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Amazon lashes Nvidia's GRID GPU to its cloud: But can it run Crysis?

Jeff's Virtualization Palace undercuts its own graphics prices

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Amazon has chugged Nvidia's new virtualized GPU technology to spin-up a new class of rentable instances for 3D visualizations and other graphics-heavy applications.

The "G2" instances, announced by Amazon on Tuesday, is another nod by a major provider to the value of Nvidia's GRID GPU adapters, which launched in 2012.

These GRID boards provide hardware virtualization of Nvidia's Kepler architecture GPUs, which include an H.264 video encoding engine. The instances will give developers 1,536 parallel processing cores to play with for video creation, graphics-intensive streaming, and "other server-side graphics workloads requiring massive parallel processing power," according to the PR bumf.

It also supports DirectX, OpenGL, Cuda, and OpenCL applications, demonstrating Amazon's lack of allegiance to any particular technology in its quest to tear as much money away from on-prem spend as possible.

Nvidia worked with server vendors including Cisco, Dell, HP, IBM, and SuperMicro to make sure the cards are reliable. Amazon Web Services will be another stress testing ground for the tech, so we'll be watching the cloud's status page closely for any hiccups.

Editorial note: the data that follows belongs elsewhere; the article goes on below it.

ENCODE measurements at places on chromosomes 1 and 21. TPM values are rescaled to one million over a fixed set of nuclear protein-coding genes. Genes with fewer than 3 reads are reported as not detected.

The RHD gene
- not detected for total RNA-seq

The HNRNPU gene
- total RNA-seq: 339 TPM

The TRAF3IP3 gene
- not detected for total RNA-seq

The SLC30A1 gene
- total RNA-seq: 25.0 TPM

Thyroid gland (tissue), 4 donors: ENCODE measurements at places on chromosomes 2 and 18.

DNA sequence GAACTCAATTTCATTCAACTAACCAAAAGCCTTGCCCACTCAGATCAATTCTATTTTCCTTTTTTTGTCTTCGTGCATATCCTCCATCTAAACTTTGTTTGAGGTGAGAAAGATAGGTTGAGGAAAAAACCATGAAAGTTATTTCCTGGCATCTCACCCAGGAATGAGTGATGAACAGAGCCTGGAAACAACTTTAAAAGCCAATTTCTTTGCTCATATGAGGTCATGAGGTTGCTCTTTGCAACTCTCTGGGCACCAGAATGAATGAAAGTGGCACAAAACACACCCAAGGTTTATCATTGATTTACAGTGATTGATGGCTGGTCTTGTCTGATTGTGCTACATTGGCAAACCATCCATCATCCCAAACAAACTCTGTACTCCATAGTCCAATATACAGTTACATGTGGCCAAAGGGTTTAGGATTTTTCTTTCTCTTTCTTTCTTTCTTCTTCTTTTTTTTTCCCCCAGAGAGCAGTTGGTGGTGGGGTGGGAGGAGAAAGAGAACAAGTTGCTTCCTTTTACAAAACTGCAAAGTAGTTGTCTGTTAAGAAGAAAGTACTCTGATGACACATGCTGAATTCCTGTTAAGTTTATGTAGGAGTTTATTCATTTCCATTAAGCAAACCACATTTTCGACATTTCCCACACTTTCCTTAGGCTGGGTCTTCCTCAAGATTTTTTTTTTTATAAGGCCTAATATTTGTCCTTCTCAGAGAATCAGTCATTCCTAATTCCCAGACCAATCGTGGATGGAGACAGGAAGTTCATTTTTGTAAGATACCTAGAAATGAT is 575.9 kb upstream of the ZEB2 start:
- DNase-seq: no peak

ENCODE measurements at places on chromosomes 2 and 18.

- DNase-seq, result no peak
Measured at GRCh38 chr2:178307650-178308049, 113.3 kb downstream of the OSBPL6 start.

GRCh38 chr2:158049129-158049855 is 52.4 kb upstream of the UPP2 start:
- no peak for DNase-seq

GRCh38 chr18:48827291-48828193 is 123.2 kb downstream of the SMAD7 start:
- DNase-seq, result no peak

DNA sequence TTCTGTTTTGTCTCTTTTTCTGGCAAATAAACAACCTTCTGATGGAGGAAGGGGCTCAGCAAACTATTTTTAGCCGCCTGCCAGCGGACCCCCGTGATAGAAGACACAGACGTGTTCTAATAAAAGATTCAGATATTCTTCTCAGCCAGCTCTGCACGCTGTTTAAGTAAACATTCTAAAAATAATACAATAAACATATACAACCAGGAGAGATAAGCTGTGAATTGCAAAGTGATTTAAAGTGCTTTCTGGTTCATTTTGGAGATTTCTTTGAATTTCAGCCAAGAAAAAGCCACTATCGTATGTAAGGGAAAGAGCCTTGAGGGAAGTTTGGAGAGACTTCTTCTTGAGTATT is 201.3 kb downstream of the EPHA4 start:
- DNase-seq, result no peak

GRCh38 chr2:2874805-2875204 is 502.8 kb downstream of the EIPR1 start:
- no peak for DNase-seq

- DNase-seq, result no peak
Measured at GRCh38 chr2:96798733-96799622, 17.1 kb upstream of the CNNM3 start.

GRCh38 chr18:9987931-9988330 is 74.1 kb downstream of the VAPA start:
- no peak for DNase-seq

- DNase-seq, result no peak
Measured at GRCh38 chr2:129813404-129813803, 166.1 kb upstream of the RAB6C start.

The new GRID G2 instances will cost $0.650 per hour for Linux and $0.767 per hour for Windows. Now compare that to the $2.1-per-hour price tag for Amazon's CG1 instances, which are backed by two Intel Xeon X5570 quad-core CPUs with hyper-threading, along with two Nvidia Tesla M2050 GPUs.

We asked Amazon for details on how it plans to burn-in the GRID instances to assure stable performance and no software hiccups. A spokesperson told us: "Like the rest of Amazon EC2, we manage the complexity of designing, deploying and maintaining hardware on behalf of our customers, allowing them to focus on their core business."

At the time of writing, the company had not told us whether it was using the GRID K1 or GRID K2 GPU boards, or just lashing together spare G2 Kepler capacity through Nvidia's vGPU manager.

The GRID instances are initially available in the US East (N. Virginia), US-West (N. California and Oregon), and EU (Ireland) regions, and will be made available in other AWS regions "in the coming months". They can be bought in on-demand, reserved, and spot formats. ®

Remote control for virtualized desktops

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